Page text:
Peter Pan – Chapter 15 – Hook or Me This Time

This is the story of the boy who never grew up.

Chapter 15

Odd things happen to all of us on our way through life without us noticing that they have happened.

For example, if we suddenly discover that we have been deaf in one ear, we have trouble guessing when our hearing had started to fade.

Such an experience had come to Peter that night. When we last saw him, he was running across the island with a finger on his lips and his dagger ready. He had run past the crocodile without noticing anything peculiar about it, but as he ran, he started to realize that the crocodile had not been ticking. At first, he thought this was very strange. But soon, he concluded that the clock must have finally run down and stopped working.

Don’t you wonder what the feelings of the crocodile were, now that the clock had finally stopped ticking?

Without thinking about the feelings of the crocodile, Peter began to consider how he could turn the catastrophe to his advantage. And he decided to tick, so that the wild beasts would believe that he was the crocodile and let him pass without harassment. He ticked beautifully, but with one unforeseen result: The crocodile also heard the sound, and it followed after him. It is impossible to guess whether the crocodile was trying to get back his ticking clock, or if he was merely seeking out a ticking companion.

Peter reached the shore without any mishaps, and went straight on as if his body were unaware that it had entered a new element. Many animals can easily pass from land to water, but I don’t know any humans that can do it as gracefully as Peter. As he swam, he only thought one thing: “Hook or me this time.” He had ticked for so long that he now went on ticking without even realizing that he was doing it. If he had realized, he might have stopped. The genius idea of pretending to be the crocodile while sneaking aboard the ship hadn’t even occurred to Peter.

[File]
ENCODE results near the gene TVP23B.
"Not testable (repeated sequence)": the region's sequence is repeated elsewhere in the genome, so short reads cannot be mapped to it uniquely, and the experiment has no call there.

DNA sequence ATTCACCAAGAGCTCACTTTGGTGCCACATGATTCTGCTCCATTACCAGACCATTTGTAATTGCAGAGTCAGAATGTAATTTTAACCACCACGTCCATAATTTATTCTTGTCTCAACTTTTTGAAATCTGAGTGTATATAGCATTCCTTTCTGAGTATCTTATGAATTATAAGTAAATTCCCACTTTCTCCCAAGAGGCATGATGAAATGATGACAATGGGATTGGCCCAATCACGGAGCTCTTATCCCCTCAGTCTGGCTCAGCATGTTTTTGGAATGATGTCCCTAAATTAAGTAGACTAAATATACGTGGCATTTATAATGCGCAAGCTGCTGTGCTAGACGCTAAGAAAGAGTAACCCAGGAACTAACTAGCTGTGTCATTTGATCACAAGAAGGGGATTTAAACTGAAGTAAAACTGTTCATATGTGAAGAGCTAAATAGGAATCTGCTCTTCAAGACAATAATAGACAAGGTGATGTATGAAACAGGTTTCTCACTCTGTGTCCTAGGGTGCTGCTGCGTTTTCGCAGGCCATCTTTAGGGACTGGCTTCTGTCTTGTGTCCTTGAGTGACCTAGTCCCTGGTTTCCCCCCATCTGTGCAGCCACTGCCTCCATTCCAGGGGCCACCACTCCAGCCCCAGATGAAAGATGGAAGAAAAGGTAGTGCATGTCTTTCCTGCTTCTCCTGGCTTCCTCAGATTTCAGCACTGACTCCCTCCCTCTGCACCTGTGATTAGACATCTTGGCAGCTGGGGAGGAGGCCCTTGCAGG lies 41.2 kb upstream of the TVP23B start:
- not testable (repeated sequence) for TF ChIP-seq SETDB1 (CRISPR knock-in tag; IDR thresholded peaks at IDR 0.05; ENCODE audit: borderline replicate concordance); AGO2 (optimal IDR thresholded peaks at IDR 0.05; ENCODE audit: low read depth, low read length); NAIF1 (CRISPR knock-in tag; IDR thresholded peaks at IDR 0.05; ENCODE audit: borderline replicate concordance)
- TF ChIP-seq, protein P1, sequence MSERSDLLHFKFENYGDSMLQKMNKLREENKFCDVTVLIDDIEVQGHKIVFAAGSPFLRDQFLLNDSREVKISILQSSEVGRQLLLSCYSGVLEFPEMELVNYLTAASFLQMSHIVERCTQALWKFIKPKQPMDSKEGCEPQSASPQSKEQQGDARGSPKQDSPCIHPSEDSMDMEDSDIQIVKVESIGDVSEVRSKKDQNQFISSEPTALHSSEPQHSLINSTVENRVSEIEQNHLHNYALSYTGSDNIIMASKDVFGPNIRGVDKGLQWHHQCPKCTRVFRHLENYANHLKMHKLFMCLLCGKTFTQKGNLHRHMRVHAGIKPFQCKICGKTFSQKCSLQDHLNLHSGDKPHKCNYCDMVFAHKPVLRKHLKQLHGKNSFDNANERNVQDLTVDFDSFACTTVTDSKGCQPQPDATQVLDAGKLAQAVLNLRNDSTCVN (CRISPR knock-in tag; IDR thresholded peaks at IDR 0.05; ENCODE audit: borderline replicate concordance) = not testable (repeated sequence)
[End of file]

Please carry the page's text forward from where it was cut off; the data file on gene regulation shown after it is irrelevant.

To his mind, he thought he was scaling the side of the Jolly Rancher as noiseless as a mouse. He was amazed to see the pirates cowering away from him, with Hook hidden behind them, as if he had heard the crocodile.

The crocodile! As soon as Peter remembered the crocodile, he heard the ticking. He looked behind him swiftly, and all around, for the crocodile. Then, when he didn’t see any crocodiles, he realized that he was making the noise himself. In a flash, he understood the situation. “How clever of me!” he thought at once. He gestured to the boys not to burst into applause. Peter hid behind the cabin, out of sight of the pirates.

It was at this moment that Ed Teynte, a tall pirate, emerged from the cabin and came along the deck.

Now, you won’t believe how fast this all happened. You should time it with your watch.

Peter struck true and deep. John clapped his hands on the pirate’s mouth to stifle the dying groan. He fell forward. Four boys caught him to prevent the thud. Peter gave the signal, and the pirate’s body was thrown overboard. There was a splash, and then silence.

Did you time it? How long did it take?

Slightly started counting, “One.”

Peter, on tiptoe, vanished into the cabin because some of the pirates were working up their courage to look around for the crocodile. They could hear each other’s distressed breathing now.

“It’s gone, captain,” Smee said, wiping off his spectacles. “All is still again.”

Slowly, Hook let his head emerge from his ruffled collar, and listened so intently that he could have heard the echo of the tick. There was not a sound, and he stood up firmly to his full height.

“Then let’s continue with the plank!” he cried brazenly, hating the boys more than ever because they had seen him in his moment of weakness. He broke into a villainous song:

“Yo ho, yo ho, the frisky plank,
You walk along it so,
Till it goes down and you go down
To the deep, dark sea below!”

To terrorize the prisoners more, he danced along an imaginary plank, smirking at them as he sang. When he finished, he cried, “Do you want a touch of the cat before you walk the plank?”

When they heard that, they all fell on their knees. “No, no!” they cried so piteously that every pirate smiled.

“Fetch the cat, Jukes,” said Hook; “it’s in the cabin.”

The cabin! Peter was in the cabin! The children gazed at each other.

“Ay, ay,” said Jukes blithely, and he strode into the cabin. They followed him with their eyes; they didn’t even notice that Hook had resumed his song, his men joining in with him: